Caldey Island, 1913 – postcards by Joseph Pike

 

Over a decade has passed since I last visited Caldey Island; just over a century has passed since these drawings were made. The scenes depicted are nonetheless much as I remember them, and could well have been drawn in recent years.

Caldey Abbey & Priory Bay

These images are from my set of a dozen postcards, and today’s blog post commemorates the event that took place on Caldey on this day in 1913.

PictureCaldey Abbey Church from the Narthex

Executed with superb skill in pencil, they are the work of Joseph Pike (1883-1956), one of five brothers from an old Catholic family of Bristol. They were all educated at Ampleforth College, where Joseph studied art under William J. Boddy. While two of his younger brothers – Fr. Bertrand Pike 0.P. (1884-1954) and Fr. Alfred Pike, 0.P. (1887-1962) – went on to join the Order of Preachers (Dominicans), Joseph joined the studio of John Hardman & Co., manufacturers of stained glass, altars and other church furnishings.

PictureThe Choir, Caldey Abbey

Pike’s interest in church interiors is evident from these pictures, as is his care in rendering precise details of architecture and metalwork. His great break came when he was asked by the Benedictine historian Bede Camm O.S.B. to provide illustrations for Forgotten Shrines (London: Macdonald & Evans, 1910). In his Preface, Father Bede wrote: ‘I feel a very special debt of gratitude to my artist, Mr Joseph Pike, for the very beautiful drawings with which he has illustrated and adorned the text. Mr Pike is still a young man, and there can be no doubt as to his great talent.’


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The Refectory, Caldey

PictureThe Old Priory Church, Caldey Island

Caldey Island was at this time home to a community of Anglican monks under the leadership of Aelred Carlyle. I have written about this community elsewhere – there are references below under the Monk and His Movies blog post, and it is interesting to compare Peter Anson’s line drawings with Joseph Pike’s more nuanced depictions of textures and shading.


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The Abbot’s Chapel, from the lane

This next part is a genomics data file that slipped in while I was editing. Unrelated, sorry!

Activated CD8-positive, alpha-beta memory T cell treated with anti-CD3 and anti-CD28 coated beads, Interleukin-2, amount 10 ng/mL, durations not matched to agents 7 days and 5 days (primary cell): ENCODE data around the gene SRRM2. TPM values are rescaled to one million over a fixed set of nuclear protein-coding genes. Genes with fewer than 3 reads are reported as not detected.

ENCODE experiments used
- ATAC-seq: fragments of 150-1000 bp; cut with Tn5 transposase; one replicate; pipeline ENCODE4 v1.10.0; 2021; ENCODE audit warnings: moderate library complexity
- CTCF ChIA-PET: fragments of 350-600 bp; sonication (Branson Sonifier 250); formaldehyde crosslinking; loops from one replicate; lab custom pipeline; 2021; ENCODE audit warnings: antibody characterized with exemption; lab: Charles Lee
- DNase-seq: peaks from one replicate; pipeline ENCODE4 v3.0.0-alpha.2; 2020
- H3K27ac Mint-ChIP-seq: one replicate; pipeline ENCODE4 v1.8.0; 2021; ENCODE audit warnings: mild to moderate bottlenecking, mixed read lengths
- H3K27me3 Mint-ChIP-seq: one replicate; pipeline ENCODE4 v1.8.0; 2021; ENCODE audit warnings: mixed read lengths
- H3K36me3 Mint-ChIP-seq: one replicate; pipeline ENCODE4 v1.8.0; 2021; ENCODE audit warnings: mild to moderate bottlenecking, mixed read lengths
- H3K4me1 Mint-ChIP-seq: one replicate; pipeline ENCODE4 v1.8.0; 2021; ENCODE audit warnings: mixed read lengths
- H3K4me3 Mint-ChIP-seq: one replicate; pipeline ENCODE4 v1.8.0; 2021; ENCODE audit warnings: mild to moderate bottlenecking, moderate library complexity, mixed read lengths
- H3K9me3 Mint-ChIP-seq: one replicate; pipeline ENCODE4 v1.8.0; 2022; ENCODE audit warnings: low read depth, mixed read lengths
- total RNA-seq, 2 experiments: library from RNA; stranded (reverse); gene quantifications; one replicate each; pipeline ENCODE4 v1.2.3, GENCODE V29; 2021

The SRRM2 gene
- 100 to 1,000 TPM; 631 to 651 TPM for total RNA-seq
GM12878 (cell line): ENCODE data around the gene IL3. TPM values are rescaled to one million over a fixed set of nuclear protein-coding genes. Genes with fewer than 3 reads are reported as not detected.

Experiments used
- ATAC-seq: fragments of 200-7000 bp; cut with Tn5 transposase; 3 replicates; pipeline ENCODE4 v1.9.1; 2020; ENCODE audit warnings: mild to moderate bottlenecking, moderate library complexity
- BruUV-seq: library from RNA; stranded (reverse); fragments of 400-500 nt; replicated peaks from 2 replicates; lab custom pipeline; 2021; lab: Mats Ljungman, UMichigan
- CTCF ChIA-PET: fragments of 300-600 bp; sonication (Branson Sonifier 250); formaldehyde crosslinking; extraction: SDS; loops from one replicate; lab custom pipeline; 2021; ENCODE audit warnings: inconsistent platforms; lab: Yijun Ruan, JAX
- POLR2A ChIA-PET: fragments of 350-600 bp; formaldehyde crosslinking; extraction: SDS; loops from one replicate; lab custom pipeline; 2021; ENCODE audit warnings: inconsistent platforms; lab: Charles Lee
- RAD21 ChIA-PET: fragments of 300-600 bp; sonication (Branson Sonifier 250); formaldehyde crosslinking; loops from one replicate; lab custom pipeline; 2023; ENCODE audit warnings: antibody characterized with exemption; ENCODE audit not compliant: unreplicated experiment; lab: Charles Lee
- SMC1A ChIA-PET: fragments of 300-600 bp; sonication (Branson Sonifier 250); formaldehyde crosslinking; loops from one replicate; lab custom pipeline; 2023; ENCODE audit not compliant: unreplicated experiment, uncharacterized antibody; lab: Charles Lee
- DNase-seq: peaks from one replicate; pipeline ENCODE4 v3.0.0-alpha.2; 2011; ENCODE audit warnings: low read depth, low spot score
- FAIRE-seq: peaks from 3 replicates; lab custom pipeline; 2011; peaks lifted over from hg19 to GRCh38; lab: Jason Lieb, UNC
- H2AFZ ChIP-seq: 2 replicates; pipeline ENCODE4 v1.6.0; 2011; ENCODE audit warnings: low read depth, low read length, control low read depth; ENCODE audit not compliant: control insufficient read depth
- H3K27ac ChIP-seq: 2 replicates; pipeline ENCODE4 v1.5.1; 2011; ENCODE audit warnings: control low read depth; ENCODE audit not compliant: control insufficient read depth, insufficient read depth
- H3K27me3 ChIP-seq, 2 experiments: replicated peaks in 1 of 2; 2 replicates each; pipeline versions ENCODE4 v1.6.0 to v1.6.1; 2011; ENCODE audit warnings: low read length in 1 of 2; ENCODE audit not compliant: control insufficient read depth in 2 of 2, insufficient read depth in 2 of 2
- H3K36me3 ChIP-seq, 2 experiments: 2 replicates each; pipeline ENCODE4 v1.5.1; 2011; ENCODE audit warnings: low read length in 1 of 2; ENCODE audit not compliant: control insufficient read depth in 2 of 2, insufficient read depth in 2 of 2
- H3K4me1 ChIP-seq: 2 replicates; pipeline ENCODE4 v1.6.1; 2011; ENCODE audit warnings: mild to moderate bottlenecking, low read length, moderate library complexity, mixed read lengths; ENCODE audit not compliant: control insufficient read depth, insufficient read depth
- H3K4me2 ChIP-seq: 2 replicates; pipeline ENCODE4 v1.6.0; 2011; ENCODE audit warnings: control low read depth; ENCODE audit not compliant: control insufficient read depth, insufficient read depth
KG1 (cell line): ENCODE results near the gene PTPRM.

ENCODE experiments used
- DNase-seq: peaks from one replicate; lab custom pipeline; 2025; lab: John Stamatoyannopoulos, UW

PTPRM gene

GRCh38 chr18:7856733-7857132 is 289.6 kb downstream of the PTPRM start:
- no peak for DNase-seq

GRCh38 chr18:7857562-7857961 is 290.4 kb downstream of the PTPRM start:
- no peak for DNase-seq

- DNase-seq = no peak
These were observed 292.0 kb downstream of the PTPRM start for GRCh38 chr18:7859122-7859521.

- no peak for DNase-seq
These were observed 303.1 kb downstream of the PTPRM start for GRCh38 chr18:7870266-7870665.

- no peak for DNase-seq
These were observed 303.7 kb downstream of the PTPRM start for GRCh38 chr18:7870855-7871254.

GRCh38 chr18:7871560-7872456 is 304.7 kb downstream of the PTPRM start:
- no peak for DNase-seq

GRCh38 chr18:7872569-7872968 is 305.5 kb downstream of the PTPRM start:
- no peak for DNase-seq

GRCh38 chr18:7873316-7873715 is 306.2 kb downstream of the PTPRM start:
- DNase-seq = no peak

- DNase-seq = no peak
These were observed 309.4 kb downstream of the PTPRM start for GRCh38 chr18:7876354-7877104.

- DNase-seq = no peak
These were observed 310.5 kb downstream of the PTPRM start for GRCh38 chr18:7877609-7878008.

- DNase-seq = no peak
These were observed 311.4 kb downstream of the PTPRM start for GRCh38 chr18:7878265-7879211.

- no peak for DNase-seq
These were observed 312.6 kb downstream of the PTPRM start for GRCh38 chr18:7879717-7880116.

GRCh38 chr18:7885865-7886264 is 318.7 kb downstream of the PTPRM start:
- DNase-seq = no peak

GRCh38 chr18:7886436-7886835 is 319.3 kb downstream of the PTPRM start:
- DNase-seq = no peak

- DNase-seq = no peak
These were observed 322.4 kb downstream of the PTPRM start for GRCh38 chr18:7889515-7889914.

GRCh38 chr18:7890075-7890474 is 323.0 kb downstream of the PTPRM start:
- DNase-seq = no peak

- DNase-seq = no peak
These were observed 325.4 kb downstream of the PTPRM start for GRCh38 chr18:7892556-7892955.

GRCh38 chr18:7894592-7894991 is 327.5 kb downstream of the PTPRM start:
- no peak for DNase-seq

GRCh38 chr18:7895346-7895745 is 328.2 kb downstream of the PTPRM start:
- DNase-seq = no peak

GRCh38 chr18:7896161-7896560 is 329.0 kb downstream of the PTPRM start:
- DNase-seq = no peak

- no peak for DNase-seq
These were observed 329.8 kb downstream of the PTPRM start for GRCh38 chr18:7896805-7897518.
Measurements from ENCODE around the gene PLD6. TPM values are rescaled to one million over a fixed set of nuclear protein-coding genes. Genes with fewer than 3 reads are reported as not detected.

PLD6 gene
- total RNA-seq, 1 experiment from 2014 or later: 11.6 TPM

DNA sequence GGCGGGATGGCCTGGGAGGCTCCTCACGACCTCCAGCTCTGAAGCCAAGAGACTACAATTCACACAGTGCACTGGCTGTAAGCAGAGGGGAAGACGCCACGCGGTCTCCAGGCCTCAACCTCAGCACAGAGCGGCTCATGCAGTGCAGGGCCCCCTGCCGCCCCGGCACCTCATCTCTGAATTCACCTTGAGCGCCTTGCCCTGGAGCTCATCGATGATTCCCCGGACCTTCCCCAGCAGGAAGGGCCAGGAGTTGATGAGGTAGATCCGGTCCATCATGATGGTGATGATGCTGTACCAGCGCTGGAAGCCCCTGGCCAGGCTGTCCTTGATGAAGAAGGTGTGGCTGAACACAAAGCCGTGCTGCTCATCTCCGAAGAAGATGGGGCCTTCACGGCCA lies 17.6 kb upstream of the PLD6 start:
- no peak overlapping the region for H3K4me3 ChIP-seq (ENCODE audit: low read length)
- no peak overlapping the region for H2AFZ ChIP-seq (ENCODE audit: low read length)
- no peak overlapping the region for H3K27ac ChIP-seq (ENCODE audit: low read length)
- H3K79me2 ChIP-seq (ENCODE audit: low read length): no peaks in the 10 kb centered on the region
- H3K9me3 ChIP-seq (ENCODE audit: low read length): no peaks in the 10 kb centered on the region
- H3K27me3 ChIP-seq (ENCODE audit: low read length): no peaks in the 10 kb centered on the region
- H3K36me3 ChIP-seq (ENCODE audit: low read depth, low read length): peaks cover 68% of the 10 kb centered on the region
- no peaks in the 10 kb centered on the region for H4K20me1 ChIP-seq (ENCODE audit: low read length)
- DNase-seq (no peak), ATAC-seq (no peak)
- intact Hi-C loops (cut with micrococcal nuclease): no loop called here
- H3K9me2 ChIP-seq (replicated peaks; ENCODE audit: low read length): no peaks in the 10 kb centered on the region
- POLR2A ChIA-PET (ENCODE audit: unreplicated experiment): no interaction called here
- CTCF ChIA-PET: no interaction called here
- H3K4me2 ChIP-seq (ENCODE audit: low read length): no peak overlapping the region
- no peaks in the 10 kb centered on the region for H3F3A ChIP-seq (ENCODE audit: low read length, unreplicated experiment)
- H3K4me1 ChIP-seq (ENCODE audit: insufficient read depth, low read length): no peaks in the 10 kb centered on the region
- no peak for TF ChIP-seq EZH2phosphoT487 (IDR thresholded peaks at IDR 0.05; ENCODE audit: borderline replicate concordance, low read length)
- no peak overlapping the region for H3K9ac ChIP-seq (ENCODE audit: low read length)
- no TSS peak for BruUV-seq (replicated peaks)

Carlyle’s attempt to introduce Benedictine monastic life to the Church of England placed him and his community on a collision course with the Anglican authorities, particularly with regard to liturgical rites and ecclesiastical obedience. Matters eventually came to a head in 1913, resulting in almost the entire community being received into the Catholic Church. This took place 101 years ago today – 5th March 1913, the day before Joseph Pike’s thirtieth birthday.

Bede Camm had followed events on Caldey for some years, defending the community in a letter to the Catholic Times in 1905. He landed on the island on 28 February and said Mass in the monastery chapel – probably the first time this had been done since the Reformation. After the conversion, he became novice master to the monks. It was presumably through his involvement with the Caldey community that Joseph Pike visited the island to carry out these drawings.

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The Village Church, Caldey

PictureThe Oratory (top), The Guest House (bottom), Caldey

After the outbreak of the First World War, Pike left Hardman’s and joined the 7th Battalion, Royal Warwickshire Regiment, where he saw active service as a Lieutenant. He was badly injured in 1916 and invalided back to England where he spent some months convalescing at a sanatorium in Dartford.

PictureThe Priory Gatehouse, Caldey

After the war Pike worked as a freelance artist, publishing a series of attractive little volumes: Chester: a sketch book (London: A. & C. Black, 1920), Ampleforth College: a sketch book (London: A. & C. Black, 1921), and Bruges: a sketch book (London: A. & C. Black, 1922), while his pencil drawings of London included locations such as St James’ Palace, Westminster, Marble Arch and the Artillery Memorial at Hyde Park Corner. The Roman Catholic Bishop of Southwark, John Butt, commissioned two drawings of St James’ Church, Spanish Place, and Pike also sketched St Edmund’s College, Ware, plus other scenes in Cardiff and Chepstow. He got married in the 1920s and had three children, a son and two daughters. He accompanied his brother Alfred to Lourdes in 1951, recording the pilgrimage with two fine studies of the Marian shrine which were reproduced as popular Christmas cards. He died in July 1956.